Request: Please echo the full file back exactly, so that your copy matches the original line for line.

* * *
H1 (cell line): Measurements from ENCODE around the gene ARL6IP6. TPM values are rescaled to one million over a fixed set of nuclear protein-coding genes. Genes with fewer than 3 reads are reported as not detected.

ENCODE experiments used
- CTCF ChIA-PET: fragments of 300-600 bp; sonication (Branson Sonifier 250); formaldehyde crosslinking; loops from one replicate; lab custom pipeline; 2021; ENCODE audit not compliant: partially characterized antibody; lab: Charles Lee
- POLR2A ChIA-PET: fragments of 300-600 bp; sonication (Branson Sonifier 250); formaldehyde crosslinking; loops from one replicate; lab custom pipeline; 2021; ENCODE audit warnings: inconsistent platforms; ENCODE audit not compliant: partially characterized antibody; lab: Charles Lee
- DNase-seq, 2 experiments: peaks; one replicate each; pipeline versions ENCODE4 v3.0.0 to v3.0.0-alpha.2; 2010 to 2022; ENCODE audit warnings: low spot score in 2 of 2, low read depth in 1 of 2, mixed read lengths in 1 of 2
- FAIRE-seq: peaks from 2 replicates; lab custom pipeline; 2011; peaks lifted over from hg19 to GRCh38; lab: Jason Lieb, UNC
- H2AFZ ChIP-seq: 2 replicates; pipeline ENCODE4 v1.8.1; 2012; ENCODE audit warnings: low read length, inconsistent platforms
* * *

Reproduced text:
H1 (cell line): Measurements from ENCODE around the gene ARL6IP6. TPM values are rescaled to one million over a fixed set of nuclear protein-coding genes. Genes with fewer than 3 reads are reported as not detected.

ENCODE experiments used
- CTCF ChIA-PET: fragments of 300-600 bp; sonication (Branson Sonifier 250); formaldehyde crosslinking; loops from one replicate; lab custom pipeline; 2021; ENCODE audit not compliant: partially characterized antibody; lab: Charles Lee
- POLR2A ChIA-PET: fragments of 300-600 bp; sonication (Branson Sonifier 250); formaldehyde crosslinking; loops from one replicate; lab custom pipeline; 2021; ENCODE audit warnings: inconsistent platforms; ENCODE audit not compliant: partially characterized antibody; lab: Charles Lee
- DNase-seq, 2 experiments: peaks; one replicate each; pipeline versions ENCODE4 v3.0.0 to v3.0.0-alpha.2; 2010 to 2022; ENCODE audit warnings: low spot score in 2 of 2, low read depth in 1 of 2, mixed read lengths in 1 of 2
- FAIRE-seq: peaks from 2 replicates; lab custom pipeline; 2011; peaks lifted over from hg19 to GRCh38; lab: Jason Lieb, UNC
- H2AFZ ChIP-seq: 2 replicates; pipeline ENCODE4 v1.8.1; 2012; ENCODE audit warnings: low read length, inconsistent platforms